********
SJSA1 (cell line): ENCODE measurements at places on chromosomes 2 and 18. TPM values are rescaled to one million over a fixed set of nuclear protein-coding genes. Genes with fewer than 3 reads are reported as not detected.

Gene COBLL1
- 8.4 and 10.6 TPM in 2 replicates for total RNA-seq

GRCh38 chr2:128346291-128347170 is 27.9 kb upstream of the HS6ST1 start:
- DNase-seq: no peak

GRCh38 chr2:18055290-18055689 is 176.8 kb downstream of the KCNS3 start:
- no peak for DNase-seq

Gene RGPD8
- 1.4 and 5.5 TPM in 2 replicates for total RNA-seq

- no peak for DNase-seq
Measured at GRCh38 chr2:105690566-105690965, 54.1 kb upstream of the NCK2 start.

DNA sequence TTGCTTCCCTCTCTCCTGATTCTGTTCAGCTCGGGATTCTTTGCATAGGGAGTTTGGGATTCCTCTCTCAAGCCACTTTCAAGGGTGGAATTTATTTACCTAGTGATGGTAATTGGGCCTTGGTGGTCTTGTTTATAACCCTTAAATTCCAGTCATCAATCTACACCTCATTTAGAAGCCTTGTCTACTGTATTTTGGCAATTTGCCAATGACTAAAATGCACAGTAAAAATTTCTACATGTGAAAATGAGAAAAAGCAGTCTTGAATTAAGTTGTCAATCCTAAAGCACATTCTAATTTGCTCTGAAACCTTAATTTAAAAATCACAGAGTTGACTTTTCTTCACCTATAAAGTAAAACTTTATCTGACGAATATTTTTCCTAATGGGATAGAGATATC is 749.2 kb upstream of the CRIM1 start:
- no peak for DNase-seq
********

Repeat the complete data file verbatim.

SJSA1 (cell line): ENCODE measurements at places on chromosomes 2 and 18. TPM values are rescaled to one million over a fixed set of nuclear protein-coding genes. Genes with fewer than 3 reads are reported as not detected.

Gene COBLL1
- 8.4 and 10.6 TPM in 2 replicates for total RNA-seq

GRCh38 chr2:128346291-128347170 is 27.9 kb upstream of the HS6ST1 start:
- DNase-seq: no peak

GRCh38 chr2:18055290-18055689 is 176.8 kb downstream of the KCNS3 start:
- no peak for DNase-seq

Gene RGPD8
- 1.4 and 5.5 TPM in 2 replicates for total RNA-seq

- no peak for DNase-seq
Measured at GRCh38 chr2:105690566-105690965, 54.1 kb upstream of the NCK2 start.

DNA sequence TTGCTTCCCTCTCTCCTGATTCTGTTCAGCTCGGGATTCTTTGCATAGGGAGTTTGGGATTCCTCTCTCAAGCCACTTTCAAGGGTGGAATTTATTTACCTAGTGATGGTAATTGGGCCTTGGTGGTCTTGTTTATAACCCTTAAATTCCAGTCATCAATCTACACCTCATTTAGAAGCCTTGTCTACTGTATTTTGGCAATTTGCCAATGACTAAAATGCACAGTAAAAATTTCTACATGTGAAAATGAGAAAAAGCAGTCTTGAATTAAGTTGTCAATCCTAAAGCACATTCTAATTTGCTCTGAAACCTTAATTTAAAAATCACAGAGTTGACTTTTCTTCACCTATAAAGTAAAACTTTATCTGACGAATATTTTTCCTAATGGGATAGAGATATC is 749.2 kb upstream of the CRIM1 start:
- no peak for DNase-seq